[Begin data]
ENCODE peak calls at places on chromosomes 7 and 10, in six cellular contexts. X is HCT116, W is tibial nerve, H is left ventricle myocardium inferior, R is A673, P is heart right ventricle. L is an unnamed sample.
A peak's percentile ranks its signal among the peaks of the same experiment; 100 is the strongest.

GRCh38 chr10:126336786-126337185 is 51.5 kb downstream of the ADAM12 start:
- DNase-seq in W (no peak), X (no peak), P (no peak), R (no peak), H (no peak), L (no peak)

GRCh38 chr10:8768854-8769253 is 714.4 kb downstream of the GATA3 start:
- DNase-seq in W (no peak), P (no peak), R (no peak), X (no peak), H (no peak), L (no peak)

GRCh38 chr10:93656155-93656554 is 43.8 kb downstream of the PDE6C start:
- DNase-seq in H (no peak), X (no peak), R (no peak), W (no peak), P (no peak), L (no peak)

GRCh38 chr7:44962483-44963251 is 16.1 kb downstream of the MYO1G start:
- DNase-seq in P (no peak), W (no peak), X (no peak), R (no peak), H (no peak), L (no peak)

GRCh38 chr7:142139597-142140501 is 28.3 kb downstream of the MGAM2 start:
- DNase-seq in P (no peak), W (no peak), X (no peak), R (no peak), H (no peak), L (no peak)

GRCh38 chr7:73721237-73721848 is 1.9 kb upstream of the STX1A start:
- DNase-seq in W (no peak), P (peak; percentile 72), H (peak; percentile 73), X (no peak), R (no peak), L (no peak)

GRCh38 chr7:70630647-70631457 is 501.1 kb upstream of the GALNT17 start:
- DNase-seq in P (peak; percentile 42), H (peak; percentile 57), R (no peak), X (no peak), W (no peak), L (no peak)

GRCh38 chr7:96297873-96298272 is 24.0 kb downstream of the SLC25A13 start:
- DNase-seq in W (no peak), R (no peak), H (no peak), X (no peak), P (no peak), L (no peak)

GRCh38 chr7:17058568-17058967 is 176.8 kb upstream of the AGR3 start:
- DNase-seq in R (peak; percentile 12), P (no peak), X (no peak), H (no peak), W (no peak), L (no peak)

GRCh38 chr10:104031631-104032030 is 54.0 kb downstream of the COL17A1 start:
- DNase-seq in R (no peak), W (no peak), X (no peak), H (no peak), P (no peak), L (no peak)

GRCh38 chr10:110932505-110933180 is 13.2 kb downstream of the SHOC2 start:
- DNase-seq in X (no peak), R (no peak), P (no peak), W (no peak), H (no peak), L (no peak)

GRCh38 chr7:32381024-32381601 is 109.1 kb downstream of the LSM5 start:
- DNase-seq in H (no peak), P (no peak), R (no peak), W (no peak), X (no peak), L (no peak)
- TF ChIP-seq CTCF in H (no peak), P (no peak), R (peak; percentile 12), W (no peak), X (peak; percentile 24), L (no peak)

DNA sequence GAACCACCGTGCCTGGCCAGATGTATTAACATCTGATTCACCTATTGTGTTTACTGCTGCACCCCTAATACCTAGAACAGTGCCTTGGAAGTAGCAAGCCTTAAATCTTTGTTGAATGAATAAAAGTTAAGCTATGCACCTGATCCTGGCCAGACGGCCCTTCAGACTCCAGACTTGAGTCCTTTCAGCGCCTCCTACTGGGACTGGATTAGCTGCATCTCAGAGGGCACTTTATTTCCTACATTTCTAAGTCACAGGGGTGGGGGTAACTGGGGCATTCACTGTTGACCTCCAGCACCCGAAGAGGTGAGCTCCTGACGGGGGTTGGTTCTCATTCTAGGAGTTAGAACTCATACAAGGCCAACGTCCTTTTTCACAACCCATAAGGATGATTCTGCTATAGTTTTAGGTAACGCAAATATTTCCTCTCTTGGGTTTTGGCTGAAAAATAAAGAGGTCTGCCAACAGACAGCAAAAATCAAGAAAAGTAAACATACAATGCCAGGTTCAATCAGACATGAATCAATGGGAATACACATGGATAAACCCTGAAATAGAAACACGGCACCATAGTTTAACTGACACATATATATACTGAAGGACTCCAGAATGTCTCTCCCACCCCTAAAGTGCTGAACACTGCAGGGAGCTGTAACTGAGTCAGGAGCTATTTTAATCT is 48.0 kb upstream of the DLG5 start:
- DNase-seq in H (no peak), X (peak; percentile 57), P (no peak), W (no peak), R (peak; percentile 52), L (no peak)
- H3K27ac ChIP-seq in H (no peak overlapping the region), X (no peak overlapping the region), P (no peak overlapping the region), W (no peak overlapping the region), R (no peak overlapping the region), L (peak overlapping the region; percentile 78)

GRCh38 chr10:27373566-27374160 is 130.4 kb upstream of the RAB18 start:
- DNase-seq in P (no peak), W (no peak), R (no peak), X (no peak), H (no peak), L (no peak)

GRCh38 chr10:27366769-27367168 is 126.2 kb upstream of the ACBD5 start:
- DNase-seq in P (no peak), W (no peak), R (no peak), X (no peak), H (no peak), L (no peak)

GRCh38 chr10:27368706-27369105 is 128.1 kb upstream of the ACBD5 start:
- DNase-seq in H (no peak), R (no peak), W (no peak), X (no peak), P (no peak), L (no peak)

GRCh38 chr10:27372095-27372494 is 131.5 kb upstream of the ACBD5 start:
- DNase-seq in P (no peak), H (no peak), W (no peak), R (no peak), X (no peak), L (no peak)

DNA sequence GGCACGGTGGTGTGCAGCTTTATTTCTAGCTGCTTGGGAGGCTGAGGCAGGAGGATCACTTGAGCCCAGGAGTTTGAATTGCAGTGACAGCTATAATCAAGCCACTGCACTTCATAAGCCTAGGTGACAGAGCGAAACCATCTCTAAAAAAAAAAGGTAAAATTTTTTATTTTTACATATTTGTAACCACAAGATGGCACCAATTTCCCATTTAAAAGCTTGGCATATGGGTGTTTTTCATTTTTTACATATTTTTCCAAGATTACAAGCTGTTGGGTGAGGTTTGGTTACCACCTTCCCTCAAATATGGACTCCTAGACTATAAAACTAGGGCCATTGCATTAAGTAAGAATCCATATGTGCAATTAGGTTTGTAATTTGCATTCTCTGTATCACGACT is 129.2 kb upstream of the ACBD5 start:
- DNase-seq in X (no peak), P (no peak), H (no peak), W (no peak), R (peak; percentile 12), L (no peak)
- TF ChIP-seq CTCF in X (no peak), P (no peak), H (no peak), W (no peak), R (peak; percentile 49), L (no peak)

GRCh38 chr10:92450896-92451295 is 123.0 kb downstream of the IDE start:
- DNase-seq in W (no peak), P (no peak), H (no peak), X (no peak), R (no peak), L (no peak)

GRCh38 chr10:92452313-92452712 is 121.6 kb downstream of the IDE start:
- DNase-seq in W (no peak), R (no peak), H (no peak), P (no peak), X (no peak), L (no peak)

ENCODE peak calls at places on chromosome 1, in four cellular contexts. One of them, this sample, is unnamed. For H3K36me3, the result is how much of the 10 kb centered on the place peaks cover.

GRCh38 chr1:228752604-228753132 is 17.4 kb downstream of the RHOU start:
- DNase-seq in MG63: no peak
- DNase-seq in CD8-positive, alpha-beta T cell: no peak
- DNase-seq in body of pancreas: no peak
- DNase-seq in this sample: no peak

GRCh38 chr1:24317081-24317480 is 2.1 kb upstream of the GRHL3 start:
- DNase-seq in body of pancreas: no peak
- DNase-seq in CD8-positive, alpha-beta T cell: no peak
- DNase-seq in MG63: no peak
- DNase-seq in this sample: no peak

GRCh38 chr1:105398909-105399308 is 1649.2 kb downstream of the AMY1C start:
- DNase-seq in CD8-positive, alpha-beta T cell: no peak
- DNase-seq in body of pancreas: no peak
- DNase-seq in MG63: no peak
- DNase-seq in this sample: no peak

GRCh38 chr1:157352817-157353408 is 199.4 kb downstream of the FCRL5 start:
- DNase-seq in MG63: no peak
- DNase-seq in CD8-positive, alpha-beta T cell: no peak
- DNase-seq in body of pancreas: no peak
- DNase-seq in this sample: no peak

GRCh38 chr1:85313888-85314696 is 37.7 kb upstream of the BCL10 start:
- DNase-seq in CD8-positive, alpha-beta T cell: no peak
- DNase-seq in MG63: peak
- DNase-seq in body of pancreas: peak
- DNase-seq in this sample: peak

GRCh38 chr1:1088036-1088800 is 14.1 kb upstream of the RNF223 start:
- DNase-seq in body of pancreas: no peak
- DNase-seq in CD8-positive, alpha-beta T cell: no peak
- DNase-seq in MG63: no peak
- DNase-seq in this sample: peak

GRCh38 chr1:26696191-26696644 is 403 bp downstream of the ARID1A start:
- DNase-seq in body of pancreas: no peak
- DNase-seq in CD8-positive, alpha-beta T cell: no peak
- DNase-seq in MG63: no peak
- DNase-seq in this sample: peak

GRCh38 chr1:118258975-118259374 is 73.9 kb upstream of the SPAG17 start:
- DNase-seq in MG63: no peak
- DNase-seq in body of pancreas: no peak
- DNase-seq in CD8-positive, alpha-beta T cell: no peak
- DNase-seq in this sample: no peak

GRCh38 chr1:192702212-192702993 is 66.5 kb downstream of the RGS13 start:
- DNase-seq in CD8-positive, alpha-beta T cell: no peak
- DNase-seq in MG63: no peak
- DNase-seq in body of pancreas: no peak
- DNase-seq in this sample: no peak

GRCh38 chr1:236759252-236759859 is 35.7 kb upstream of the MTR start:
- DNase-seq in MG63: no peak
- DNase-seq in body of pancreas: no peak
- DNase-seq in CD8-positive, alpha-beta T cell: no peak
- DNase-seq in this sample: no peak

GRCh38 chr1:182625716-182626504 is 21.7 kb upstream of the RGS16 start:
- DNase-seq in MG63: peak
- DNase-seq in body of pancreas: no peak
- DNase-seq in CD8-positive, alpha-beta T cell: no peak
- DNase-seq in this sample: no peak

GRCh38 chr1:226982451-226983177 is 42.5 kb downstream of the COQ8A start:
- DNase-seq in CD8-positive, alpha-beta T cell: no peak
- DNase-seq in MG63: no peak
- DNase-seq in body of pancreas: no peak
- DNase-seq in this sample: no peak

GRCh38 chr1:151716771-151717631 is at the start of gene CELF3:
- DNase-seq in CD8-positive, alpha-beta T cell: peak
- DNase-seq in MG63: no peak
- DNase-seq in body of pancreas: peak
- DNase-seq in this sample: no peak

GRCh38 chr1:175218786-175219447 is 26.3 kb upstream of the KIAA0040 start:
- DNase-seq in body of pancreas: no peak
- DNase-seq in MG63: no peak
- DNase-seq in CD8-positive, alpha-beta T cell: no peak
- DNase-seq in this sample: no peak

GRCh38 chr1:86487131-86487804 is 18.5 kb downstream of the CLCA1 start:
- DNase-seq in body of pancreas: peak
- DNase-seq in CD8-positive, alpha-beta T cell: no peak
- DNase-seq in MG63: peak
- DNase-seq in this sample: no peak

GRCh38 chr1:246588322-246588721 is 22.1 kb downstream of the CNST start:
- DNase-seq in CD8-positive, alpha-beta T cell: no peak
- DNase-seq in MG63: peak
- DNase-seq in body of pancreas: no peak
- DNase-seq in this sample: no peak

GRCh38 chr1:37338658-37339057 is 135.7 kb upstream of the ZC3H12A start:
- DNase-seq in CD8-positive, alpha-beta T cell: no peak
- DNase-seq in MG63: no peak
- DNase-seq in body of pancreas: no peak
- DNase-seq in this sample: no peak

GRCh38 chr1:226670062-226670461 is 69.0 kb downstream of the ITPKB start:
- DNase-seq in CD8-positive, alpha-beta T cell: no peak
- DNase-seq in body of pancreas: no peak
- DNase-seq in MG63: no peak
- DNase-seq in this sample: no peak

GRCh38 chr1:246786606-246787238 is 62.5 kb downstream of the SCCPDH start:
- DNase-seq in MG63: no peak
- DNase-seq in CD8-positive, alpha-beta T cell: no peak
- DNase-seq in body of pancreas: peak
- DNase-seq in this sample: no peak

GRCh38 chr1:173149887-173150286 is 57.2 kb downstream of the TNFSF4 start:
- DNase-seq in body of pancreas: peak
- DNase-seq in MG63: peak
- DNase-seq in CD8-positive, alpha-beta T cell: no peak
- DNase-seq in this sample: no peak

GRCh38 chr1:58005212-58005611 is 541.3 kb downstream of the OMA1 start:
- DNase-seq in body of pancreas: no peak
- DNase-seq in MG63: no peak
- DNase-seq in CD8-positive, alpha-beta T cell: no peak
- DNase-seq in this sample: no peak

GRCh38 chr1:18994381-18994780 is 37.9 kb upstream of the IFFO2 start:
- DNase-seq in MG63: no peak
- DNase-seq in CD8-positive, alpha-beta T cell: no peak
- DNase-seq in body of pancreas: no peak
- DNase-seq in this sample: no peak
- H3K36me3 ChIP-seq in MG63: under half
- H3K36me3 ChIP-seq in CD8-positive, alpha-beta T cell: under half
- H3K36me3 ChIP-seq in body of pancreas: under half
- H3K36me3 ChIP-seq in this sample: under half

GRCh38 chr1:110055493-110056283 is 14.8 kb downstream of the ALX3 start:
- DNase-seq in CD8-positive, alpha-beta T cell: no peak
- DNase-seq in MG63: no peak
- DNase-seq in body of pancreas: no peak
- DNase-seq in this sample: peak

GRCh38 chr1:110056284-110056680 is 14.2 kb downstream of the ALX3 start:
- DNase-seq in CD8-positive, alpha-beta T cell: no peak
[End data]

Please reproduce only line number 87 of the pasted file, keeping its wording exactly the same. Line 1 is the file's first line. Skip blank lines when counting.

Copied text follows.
GRCh38 chr1:192702212-192702993 is 66.5 kb downstream of the RGS13 start: